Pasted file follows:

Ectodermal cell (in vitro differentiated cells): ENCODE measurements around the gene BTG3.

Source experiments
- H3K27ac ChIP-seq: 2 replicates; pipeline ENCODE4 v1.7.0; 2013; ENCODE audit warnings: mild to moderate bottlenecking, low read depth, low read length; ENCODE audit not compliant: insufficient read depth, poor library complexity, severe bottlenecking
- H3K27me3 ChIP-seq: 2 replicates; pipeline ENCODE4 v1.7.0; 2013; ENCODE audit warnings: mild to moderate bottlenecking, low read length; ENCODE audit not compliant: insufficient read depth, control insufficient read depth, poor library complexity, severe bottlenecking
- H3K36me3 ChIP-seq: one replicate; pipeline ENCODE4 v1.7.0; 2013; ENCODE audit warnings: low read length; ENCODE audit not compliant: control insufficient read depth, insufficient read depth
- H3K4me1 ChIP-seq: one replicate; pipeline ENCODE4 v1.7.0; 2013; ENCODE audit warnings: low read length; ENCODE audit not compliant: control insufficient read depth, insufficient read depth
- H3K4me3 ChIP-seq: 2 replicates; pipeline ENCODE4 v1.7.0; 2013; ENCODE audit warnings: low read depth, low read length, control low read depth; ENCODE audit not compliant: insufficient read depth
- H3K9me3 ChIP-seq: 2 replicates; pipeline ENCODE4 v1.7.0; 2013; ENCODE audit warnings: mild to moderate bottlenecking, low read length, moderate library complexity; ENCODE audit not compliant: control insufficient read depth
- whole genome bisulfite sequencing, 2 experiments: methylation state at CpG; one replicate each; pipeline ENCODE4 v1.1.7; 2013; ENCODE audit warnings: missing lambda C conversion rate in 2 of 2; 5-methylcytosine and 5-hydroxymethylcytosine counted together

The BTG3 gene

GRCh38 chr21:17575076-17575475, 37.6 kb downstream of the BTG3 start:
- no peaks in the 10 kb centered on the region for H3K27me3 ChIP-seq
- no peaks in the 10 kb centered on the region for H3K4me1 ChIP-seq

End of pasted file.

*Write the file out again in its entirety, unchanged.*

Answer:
Ectodermal cell (in vitro differentiated cells): ENCODE measurements around the gene BTG3.

Source experiments
- H3K27ac ChIP-seq: 2 replicates; pipeline ENCODE4 v1.7.0; 2013; ENCODE audit warnings: mild to moderate bottlenecking, low read depth, low read length; ENCODE audit not compliant: insufficient read depth, poor library complexity, severe bottlenecking
- H3K27me3 ChIP-seq: 2 replicates; pipeline ENCODE4 v1.7.0; 2013; ENCODE audit warnings: mild to moderate bottlenecking, low read length; ENCODE audit not compliant: insufficient read depth, control insufficient read depth, poor library complexity, severe bottlenecking
- H3K36me3 ChIP-seq: one replicate; pipeline ENCODE4 v1.7.0; 2013; ENCODE audit warnings: low read length; ENCODE audit not compliant: control insufficient read depth, insufficient read depth
- H3K4me1 ChIP-seq: one replicate; pipeline ENCODE4 v1.7.0; 2013; ENCODE audit warnings: low read length; ENCODE audit not compliant: control insufficient read depth, insufficient read depth
- H3K4me3 ChIP-seq: 2 replicates; pipeline ENCODE4 v1.7.0; 2013; ENCODE audit warnings: low read depth, low read length, control low read depth; ENCODE audit not compliant: insufficient read depth
- H3K9me3 ChIP-seq: 2 replicates; pipeline ENCODE4 v1.7.0; 2013; ENCODE audit warnings: mild to moderate bottlenecking, low read length, moderate library complexity; ENCODE audit not compliant: control insufficient read depth
- whole genome bisulfite sequencing, 2 experiments: methylation state at CpG; one replicate each; pipeline ENCODE4 v1.1.7; 2013; ENCODE audit warnings: missing lambda C conversion rate in 2 of 2; 5-methylcytosine and 5-hydroxymethylcytosine counted together

The BTG3 gene

GRCh38 chr21:17575076-17575475, 37.6 kb downstream of the BTG3 start:
- no peaks in the 10 kb centered on the region for H3K27me3 ChIP-seq
- no peaks in the 10 kb centered on the region for H3K4me1 ChIP-seq